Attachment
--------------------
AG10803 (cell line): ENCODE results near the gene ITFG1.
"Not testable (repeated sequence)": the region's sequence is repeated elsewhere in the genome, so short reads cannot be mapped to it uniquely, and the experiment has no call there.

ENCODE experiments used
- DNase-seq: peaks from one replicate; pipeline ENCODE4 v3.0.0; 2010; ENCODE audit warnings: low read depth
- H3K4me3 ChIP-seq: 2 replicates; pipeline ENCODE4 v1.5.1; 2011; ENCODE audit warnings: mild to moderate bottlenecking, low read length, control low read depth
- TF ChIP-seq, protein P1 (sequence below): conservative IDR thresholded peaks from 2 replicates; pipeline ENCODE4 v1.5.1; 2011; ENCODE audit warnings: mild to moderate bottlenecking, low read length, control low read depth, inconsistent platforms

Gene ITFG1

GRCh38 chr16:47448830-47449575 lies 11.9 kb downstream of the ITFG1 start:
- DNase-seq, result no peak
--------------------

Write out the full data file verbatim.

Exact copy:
AG10803 (cell line): ENCODE results near the gene ITFG1.
"Not testable (repeated sequence)": the region's sequence is repeated elsewhere in the genome, so short reads cannot be mapped to it uniquely, and the experiment has no call there.

ENCODE experiments used
- DNase-seq: peaks from one replicate; pipeline ENCODE4 v3.0.0; 2010; ENCODE audit warnings: low read depth
- H3K4me3 ChIP-seq: 2 replicates; pipeline ENCODE4 v1.5.1; 2011; ENCODE audit warnings: mild to moderate bottlenecking, low read length, control low read depth
- TF ChIP-seq, protein P1 (sequence below): conservative IDR thresholded peaks from 2 replicates; pipeline ENCODE4 v1.5.1; 2011; ENCODE audit warnings: mild to moderate bottlenecking, low read length, control low read depth, inconsistent platforms

Gene ITFG1

GRCh38 chr16:47448830-47449575 lies 11.9 kb downstream of the ITFG1 start:
- DNase-seq, result no peak